PLANTING THE LOTUS TUBER
Lotus like it HOT. Keeping your tuber warm will get your lotus off to a much faster start than planting it in your pond in May. Ideally, lotus like 4-10” of water over the diameter more ideal. Do not use square pots, as the tuber will encircle the pot, and may break in the sharp corners. Handle the tuber carefully. Breaking the growing tip is the death of that tuber. In your round pan, mix equal parts of heavy clay soil with good garden topsoil to a depth of 4-6”. Lay the tuber on top of the soil with the growing tip angled slightly upward. Hold the tuber down with a piece of flat rock until the roots anchor the tuber. Pour water up to the rim of the pot and leave the pot in a warm, sunny location. Change the water if it becomes smelly or full of algae.
The first few leaves of the lotus plant will be floating leaves. As the lotus grows, you can continue to add a few inches of soil, and cover the top of the soil with gravel so when you place the lotus in the pond, the soil won’t float away, or your fish won’t root in the mud, disturbing the plant. Lotus are heavy feeders, so adding aquatic fertilizer tabs is a good idea at this point. Add one tablet per gallon of soil every 3 weeks during the growing season.Once the lotus sends up a standing leaf, and the water temperature of the pond is above 70 degrees, you can safely put the lotus in the pond. As the lotus grows, you can sink it deeper in the pond if needed.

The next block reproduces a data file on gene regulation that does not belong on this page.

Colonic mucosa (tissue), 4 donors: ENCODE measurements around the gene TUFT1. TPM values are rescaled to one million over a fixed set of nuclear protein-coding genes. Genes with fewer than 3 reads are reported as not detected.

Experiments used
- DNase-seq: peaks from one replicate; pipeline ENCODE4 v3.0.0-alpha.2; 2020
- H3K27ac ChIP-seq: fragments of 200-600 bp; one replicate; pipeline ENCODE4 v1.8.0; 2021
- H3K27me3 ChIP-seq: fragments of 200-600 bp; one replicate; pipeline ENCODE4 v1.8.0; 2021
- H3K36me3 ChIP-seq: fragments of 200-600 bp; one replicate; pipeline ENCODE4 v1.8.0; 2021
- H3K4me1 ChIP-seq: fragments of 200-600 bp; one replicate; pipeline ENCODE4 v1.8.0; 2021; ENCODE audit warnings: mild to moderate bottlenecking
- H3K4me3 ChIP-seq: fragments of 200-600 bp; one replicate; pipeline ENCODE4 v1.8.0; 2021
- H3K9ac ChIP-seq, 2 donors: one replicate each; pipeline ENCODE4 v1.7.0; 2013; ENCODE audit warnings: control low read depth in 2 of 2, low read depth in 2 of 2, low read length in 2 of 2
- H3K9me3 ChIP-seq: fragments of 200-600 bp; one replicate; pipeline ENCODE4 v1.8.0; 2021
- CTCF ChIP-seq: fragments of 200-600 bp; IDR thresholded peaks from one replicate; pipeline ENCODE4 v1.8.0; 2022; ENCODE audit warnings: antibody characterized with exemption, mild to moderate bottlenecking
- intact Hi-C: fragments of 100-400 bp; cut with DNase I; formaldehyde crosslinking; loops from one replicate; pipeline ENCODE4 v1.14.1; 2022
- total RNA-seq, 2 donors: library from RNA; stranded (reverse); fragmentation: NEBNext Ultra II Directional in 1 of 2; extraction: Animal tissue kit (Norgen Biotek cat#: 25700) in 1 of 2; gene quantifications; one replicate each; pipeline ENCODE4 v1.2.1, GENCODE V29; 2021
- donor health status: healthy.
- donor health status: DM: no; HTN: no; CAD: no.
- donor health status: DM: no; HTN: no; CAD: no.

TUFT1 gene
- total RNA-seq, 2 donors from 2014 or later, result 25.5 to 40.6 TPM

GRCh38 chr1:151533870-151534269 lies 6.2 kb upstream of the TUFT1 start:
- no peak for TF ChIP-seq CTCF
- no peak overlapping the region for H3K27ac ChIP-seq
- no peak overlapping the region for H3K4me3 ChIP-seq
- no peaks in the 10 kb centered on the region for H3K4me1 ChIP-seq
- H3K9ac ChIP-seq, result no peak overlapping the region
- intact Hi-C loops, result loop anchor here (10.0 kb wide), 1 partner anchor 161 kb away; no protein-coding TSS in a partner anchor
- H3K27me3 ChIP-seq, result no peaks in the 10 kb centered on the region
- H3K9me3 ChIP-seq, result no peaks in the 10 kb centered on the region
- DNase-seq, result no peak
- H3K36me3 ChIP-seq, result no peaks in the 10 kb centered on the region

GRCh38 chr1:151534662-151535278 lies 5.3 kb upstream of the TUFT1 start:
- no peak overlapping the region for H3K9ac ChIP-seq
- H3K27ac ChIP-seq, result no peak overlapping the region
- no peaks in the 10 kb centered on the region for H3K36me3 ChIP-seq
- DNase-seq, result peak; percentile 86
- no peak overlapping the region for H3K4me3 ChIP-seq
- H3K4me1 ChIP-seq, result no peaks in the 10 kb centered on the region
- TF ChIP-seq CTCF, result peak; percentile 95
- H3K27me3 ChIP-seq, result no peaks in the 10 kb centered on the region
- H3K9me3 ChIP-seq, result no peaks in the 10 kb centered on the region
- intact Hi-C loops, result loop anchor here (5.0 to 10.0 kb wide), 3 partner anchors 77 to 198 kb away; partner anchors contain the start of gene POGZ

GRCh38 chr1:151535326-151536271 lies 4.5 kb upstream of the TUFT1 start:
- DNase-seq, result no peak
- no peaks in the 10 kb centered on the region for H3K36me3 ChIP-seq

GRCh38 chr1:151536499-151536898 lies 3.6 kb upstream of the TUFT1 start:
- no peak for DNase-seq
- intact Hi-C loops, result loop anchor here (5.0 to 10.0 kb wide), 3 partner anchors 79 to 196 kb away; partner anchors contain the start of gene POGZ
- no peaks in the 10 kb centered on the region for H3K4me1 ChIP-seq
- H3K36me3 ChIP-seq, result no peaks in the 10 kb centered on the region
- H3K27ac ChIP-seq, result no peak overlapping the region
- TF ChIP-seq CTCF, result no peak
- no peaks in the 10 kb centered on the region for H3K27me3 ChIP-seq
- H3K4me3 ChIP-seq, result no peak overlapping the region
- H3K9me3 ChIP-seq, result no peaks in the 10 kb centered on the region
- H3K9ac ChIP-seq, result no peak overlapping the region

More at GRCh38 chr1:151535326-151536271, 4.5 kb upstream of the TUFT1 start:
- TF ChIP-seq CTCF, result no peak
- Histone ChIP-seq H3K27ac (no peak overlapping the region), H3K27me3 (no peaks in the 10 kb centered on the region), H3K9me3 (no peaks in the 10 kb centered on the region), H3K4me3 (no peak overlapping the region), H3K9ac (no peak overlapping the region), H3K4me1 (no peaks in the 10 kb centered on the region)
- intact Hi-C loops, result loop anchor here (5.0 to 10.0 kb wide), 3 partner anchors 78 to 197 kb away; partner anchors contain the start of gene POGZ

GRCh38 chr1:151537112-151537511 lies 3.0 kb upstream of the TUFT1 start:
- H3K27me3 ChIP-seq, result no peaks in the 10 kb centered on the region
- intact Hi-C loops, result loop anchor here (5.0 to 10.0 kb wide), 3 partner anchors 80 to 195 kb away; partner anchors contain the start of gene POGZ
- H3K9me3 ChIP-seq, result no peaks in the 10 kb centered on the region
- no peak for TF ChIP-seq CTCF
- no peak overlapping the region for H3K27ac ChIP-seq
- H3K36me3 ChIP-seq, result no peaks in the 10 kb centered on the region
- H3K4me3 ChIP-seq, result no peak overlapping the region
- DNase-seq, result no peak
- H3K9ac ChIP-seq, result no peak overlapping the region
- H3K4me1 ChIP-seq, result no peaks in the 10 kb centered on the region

PLANTING THE WATER LILY
Once the tuber is cleaned and divided, fill the container about ¾ full of soil mix. Bury an aquatic fertilizer tablet deeply in the mix. Place the tuber horizontally on the soil with the growing tips pointed towards the most open area of the container. Roots should be spread out, and the tuber should be about half buried (but be sure not to bury the growing tips). Add enough gravel to keep all the soil in place, and keeping the larger gravel away from the growing tips. Place in the pond with the top of the pot 1-3 feet from the surface of the pond depending upon the size of the waterlily and pot. You can get them started faster by raising them up to 6” from the surface, and slowly dropping them lower as the plant grows.
From Jan Schreier